If you have never taken an online course before, it is important to understand that they are run differently from face-to face classes. Online MALS classes do not meet at a specific time when everyone is online together. So you are able to be fully involved in the class no matter what your schedule is. Online MALS classes try to capture what goes on in a traditional graduate MALS seminar, in which the professor’s role focuses more on facilitating discussion among the students than giving lectures. So in online MALS classes you will not be watching videos of a professor giving a lecture.
The typical online MALS class has a similar structure each week. At the beginning of the week, let’s say Sunday, students will log on to the course website and find out the reading assignments for that week. (You can also see the schedule for the whole semester, if you want to read ahead.) They will also read the introductory material prepared by the professor about the topic for the week, possibly including additional images, videos, or powerpoint to consider. The professor will give information about issues to pay attention to as you do the readings, and the professor will make a writing assignment regarding the readings. Typically, students would be told to do the reading and complete a 500-word response by Wednesday night. In addition, they will usually be asked to read each others’ responses and to write shorter reactions to two of the student essays by Saturday. There may also be informal discussion among the students in the class and with the professor. Then the cycle begins again for the next week.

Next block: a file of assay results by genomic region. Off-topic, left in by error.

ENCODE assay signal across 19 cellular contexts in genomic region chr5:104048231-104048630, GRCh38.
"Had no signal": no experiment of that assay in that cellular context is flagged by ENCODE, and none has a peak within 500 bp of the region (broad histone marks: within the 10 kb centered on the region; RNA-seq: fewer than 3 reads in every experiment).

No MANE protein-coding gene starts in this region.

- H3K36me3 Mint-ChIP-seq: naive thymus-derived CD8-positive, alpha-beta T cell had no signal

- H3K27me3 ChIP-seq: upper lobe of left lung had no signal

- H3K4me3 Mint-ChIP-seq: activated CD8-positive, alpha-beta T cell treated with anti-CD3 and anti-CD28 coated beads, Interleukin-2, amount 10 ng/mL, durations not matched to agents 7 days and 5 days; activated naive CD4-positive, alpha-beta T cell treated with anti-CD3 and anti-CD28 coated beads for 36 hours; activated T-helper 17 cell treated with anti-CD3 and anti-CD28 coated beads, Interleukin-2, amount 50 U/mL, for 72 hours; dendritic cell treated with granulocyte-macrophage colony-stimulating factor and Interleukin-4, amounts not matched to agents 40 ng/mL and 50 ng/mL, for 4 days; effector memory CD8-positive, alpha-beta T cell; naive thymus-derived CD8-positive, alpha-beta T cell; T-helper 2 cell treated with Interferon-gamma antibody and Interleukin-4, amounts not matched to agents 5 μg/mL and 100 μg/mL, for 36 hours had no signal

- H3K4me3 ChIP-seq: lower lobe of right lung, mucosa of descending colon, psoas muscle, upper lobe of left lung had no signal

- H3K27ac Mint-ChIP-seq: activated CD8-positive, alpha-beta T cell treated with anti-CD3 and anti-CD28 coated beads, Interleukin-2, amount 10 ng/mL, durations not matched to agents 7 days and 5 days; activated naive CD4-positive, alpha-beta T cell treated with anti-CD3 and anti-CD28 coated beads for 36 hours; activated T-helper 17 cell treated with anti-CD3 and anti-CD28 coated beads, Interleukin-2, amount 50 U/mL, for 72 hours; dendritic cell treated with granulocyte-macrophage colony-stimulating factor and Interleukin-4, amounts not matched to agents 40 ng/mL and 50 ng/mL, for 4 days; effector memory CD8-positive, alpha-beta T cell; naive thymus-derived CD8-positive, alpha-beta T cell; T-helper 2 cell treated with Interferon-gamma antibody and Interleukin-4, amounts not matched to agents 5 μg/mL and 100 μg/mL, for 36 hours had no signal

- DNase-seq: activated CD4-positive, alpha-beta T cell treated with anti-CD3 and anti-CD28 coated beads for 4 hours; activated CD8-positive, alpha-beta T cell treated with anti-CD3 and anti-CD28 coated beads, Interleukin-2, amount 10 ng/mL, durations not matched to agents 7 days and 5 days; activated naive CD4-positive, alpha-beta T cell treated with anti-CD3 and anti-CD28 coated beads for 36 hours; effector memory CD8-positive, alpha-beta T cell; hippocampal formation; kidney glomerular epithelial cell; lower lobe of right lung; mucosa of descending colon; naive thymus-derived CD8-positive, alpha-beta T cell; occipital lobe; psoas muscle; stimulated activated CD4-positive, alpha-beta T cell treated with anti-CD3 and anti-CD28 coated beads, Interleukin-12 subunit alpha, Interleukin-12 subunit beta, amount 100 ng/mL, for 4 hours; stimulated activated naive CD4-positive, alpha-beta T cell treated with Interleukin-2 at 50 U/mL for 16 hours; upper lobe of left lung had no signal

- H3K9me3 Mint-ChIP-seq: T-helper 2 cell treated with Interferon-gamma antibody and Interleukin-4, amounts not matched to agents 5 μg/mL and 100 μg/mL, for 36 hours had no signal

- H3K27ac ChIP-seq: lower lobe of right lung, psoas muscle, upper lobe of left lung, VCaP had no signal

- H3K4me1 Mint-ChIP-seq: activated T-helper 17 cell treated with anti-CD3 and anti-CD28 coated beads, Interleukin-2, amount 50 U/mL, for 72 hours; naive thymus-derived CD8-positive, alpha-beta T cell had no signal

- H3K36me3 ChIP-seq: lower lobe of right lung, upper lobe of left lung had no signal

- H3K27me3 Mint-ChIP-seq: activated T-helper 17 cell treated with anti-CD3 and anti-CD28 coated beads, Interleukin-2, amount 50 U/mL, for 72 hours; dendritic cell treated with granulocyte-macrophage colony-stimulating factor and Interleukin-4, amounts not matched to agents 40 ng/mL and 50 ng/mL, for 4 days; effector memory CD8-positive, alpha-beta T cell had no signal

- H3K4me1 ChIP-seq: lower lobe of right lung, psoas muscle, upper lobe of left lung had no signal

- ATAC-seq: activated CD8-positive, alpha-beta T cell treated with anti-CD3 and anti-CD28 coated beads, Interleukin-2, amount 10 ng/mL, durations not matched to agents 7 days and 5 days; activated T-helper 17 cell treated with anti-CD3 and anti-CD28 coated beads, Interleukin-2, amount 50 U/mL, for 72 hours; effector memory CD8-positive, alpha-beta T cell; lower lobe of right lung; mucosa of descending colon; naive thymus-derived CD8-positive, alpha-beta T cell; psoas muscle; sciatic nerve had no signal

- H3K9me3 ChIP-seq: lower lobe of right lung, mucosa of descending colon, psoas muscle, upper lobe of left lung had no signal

The goal in all MALS classes is for you to develop skills in clear thinking and articulate, well-organized writing about academic topics and issues. A term project is almost always assigned to help you practice these skills.
Online courses are not easier than regular courses and most students report that they require about the same amount of time and effort as regular classes.